Caught by the Reaper – George Jones

28 April 2013 // Remembrance

Tim Tooher pays tribute to George Jones, one of the true great voices of American music:

There are singers you love, singers whose songs you’ve carried with you for years, who’ve sung the songs that have soundtracked your life. They’re the great singers. The ones who use their voices to say things you don’t have the words for. The ones who use their voices to shape sound into emotion.

Then there are the very few who take that magic one step further, whose voices become part of you, whose voices can control the beat of your heart and the flow of your blood. The ones who can stop time with just a swoop, a soar, a barely-there pause. The ones who don’t just mirror your emotions, but magnify them and twist them and, if needed, heal them. They’re the truly great singers, the greatest singers of all, and they are as rare as hen’s teeth, and last Friday they became even rarer still, as one of their number died.

George Jones was 81 years old and he was a vocal magician, a man with a voice you could lose yourself in. If you want proof, listen to “A Good Year For The Roses”. It’s one of the greatest of country songs, but as good as the lyric and melody are, it’s the vocal that transforms it from a great record to something more akin to great art. Something that feels like it will stand every test that time can throw at it. The song is conversational, a man talking to himself as he nurses a whisky to silence the ghosts in his house and his life, and George’s voice rides it like the tide, with the strength of the ocean, and yet the lightness and subtlety of a hummingbird. You could listen to it a thousand times, but each time there’d still be something new to send a shiver up your spine and make the hairs on your arms stand on end.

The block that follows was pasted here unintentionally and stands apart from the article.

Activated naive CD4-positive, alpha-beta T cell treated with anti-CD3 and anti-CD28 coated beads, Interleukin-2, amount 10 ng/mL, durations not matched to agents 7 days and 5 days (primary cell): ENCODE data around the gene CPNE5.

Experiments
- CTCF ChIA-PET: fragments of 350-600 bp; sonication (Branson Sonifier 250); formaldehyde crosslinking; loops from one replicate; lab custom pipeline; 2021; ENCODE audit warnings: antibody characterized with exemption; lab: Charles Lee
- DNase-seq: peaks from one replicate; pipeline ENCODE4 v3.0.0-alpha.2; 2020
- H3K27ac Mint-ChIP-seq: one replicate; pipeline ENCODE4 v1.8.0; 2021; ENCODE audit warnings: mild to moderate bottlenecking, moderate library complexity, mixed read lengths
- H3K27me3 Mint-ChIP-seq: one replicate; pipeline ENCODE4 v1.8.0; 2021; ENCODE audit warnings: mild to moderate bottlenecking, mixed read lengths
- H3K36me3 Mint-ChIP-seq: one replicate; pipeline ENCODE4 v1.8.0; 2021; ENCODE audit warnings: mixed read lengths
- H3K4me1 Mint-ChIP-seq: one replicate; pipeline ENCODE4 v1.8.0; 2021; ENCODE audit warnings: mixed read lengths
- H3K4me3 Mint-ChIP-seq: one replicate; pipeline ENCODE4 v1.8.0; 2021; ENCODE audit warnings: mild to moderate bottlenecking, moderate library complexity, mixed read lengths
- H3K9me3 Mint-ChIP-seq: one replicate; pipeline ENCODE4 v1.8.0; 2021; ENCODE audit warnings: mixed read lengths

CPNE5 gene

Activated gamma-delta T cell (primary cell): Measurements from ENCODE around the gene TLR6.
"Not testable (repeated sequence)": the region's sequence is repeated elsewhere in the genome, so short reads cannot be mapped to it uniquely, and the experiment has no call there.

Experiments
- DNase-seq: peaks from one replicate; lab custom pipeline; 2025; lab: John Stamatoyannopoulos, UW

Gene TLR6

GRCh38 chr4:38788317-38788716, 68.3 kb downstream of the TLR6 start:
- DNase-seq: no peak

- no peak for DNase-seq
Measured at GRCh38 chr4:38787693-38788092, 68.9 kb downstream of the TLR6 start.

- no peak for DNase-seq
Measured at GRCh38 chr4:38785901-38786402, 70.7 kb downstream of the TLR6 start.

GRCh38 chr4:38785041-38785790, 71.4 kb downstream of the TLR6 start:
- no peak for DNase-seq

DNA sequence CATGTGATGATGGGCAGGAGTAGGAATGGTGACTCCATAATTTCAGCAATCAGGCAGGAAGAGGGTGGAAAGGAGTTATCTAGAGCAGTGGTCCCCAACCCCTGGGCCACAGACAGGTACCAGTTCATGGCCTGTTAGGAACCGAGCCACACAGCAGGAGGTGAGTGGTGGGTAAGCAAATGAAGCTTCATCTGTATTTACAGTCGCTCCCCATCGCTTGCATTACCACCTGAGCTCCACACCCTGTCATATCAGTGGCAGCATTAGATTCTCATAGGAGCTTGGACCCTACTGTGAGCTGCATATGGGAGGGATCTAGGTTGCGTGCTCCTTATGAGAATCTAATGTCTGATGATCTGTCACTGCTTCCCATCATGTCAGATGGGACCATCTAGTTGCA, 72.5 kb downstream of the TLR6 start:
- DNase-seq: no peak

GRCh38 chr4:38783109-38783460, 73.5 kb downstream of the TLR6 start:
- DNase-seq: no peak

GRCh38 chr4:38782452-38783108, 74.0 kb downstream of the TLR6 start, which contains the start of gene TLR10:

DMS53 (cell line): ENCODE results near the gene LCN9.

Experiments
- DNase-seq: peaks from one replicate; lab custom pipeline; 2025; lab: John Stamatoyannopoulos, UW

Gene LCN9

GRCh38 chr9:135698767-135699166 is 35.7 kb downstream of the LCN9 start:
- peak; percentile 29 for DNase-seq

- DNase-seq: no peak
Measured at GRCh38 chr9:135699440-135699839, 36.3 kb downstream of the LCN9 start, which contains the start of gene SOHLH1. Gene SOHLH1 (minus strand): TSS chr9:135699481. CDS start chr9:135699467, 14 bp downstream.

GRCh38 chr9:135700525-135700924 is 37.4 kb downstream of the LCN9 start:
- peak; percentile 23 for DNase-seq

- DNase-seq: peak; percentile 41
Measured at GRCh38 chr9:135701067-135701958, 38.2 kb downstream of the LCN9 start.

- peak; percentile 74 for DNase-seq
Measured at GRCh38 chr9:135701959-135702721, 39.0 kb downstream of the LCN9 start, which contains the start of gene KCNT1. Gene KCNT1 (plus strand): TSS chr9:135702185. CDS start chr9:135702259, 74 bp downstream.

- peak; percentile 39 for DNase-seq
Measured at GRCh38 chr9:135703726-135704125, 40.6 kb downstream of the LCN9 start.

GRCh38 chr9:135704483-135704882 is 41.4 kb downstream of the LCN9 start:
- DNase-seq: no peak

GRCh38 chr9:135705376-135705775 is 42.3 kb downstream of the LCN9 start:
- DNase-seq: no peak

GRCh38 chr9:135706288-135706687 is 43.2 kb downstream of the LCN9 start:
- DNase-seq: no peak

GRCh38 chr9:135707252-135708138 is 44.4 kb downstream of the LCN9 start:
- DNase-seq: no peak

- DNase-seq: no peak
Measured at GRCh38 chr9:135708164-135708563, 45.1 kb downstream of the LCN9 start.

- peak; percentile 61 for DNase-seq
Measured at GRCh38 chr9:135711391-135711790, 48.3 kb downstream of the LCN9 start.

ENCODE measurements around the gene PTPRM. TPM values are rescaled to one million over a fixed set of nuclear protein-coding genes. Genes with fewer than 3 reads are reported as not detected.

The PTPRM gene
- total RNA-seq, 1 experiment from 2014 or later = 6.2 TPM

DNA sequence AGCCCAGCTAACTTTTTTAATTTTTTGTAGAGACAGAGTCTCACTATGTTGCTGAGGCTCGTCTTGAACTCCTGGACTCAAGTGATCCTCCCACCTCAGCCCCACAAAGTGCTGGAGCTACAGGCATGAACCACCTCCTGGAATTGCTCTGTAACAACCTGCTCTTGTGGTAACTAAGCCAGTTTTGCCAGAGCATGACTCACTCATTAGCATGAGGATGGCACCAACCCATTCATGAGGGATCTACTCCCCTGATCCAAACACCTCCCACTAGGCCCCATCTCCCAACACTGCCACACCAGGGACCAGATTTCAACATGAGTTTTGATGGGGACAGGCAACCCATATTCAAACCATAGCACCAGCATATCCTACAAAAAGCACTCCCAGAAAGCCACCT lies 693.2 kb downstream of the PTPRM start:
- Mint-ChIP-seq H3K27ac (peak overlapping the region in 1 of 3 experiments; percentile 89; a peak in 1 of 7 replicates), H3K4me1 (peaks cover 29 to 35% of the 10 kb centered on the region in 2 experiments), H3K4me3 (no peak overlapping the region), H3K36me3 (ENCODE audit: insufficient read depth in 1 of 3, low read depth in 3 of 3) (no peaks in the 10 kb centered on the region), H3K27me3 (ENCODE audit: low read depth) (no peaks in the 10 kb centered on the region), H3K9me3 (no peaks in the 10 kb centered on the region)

Where does a man learn to sing like that? Tradition runs through country music’s veins. Jimmy Rodgers, Hank Williams, Bob Willis, Lefty Frizzell, Ray Price, Roy Acuff, and many others, were all men who left their mark – and George Jones drank deep from the wells they dug. There’s a story about Lefty Frizzell listening to Jimmy Rodgers when he was a boy and pushing his head as far as he could into the gramophone trumpet so as better to absorb every ounce of light and shade in the Singing Brakeman’s voice. Follow the line from Jimmy to Lefty and keep going and you’ll soon find George, and like those who came before him, you can hear the jazz that was an element of country music from the very start in every note that George sang. Jazz clubs, the mountains, the church, the oil fields, dancehalls. You can hear them all in George’s music; it’s the richness of the cultural earth in which country music has its roots that gives it so much of its emotional power.

The great country singers knew how to inhabit a song and none did that better than George. He was Johnny Cash’s favourite singer, Merle Haggard thinks he was maybe the very best country singer of all, and today one obituary claims he was the very best singer to have been recorded in popular music, rating him higher than other sculptors of song such as Billie Holiday and Aretha Franklin. I’m not sure these things need to be measured, but if you’re so inclined, there’s definitely a case to be made. Just listen to him singing “I Always Get Lucky With You”, written by the aforementioned Merle Haggard, another of the great student-turned-teachers of country music. The melody may be sublime but again it’s George’s voice, as light as a feather, slipping from resignation to optimism and back again in the beat of a heart, that makes the record transcendent. It’s a master class in control and restraint, one that belies the popular image of the man as an out-of-control drunk,